Special care baby units are further than ever from reaching recommended staffing ratios, a study has suggested.
Premature babies often need special care
Bliss, the premature baby charity, warned the service was acutely understaffed, and new funds were urgently needed.
It said units were sometimes forced to close, leaving babies to travel long distances for appropriate care.
The government said more neonatal intensive cots were now available, but admitted there were localised problems.
Every year more than 80,000 babies in the UK are admitted for care in specialist neonatal units.
The latest report shows that, on average, units were understaffed by over a third.
Over six months, neonatal units were shut to new admissions for an average of 24 days.
While demand exceeds capacity across all levels of care, the greatest pressure was on intensive care.
Two-thirds of units providing the full range of intensive care did not have enough staffed cots for the babies admitted, and one in ten units exceeded its capacity for intensive care for over seven weeks in a six-month period.
The study also found a quarter of twins or triplets were reported to be cared for in separate hospitals.
A recent study showed that if each baby in specialist intensive care received one to one treatment, infant deaths could be cut by 48%.
However, the Bliss study suggests only 3.8% of units currently achieve this recommended level.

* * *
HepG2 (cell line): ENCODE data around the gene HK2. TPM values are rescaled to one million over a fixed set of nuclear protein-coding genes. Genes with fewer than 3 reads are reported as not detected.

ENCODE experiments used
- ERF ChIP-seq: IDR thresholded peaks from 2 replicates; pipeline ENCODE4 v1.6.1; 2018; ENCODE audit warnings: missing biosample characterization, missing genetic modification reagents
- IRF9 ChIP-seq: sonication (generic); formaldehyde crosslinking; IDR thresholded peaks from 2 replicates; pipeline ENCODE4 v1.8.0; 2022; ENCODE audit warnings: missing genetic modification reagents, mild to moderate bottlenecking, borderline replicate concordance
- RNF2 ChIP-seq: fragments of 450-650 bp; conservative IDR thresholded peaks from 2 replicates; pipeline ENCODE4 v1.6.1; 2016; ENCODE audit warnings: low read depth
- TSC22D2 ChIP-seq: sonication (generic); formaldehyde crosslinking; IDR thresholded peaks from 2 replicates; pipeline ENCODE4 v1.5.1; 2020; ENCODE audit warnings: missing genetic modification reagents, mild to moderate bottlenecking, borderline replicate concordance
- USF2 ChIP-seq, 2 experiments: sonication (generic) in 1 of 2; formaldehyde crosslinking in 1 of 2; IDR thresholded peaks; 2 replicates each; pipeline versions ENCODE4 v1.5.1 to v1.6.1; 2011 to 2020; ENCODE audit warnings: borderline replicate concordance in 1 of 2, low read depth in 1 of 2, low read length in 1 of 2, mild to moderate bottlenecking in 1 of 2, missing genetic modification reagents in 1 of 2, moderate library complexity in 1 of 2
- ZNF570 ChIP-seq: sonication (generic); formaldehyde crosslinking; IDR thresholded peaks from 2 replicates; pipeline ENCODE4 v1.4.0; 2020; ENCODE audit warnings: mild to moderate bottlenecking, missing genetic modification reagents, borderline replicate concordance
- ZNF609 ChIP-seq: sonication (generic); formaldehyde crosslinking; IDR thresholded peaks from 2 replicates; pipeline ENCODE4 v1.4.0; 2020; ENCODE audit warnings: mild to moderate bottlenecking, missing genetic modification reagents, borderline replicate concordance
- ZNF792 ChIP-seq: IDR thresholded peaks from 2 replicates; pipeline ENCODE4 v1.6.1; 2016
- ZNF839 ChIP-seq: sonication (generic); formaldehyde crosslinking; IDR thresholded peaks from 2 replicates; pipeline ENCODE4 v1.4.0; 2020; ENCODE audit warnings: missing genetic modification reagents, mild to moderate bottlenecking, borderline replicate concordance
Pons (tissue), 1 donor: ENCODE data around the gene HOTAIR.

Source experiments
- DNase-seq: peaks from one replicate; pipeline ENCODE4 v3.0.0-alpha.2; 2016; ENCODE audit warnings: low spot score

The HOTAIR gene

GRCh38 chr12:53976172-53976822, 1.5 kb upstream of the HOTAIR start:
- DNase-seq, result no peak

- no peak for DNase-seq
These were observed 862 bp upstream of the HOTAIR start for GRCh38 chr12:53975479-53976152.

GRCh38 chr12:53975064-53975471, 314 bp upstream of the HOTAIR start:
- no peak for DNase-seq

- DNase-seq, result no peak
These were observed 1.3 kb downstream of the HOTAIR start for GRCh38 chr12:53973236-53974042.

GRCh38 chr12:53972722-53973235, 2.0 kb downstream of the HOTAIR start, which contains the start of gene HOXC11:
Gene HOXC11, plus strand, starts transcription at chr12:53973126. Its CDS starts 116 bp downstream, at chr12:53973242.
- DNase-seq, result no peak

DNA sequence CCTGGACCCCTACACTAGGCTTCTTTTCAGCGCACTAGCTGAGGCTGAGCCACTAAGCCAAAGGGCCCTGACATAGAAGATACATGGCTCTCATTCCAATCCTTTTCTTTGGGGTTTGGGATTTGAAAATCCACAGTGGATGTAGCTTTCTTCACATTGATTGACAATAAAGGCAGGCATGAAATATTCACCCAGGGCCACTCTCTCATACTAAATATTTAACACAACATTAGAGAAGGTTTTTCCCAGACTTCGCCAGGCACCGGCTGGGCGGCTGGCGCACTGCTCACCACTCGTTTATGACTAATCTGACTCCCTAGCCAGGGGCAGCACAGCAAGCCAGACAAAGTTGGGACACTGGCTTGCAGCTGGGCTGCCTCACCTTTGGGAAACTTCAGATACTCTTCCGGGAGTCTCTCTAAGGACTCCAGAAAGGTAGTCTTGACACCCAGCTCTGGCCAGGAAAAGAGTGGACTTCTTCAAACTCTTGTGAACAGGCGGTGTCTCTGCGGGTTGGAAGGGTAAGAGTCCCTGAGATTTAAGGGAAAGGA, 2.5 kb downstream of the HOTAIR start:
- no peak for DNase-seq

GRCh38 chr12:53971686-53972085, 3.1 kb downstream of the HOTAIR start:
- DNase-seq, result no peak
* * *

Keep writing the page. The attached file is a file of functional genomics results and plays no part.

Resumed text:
Andy Cole, Bliss chief executive, called on ministers to make one-to-one nursing care mandatory for intensive care babies.
He said: "The first few days after birth are absolutely critical for babies born premature or sick, and the care they receive during this period shapes not only their chances of survival but also their future health.
"Bliss is concerned that the government gives less priority to intensive care for babies than for adults and children, and that it is only thanks to the goodwill and commitment of doctors and nurses that babies are being cared for in some cases."
Health minister Ivan Lewis said: "There is nothing more important than the care and support we offer to sick babies and their parents.
"That is why we created neo-natal networks in response to the frequent mismatch between the number of cots available and babies requiring care."
Mr Lewis said between 2003/04 and 2005/06 there was an increase of over 13% in the number of neonatal intensive cots available nationally.
However, he added: "We acknowledge that in some localities there are still concerns."
He said work would continue to examine the effectiveness of existing neonatal care networks, the availability of cots and related workforce issues.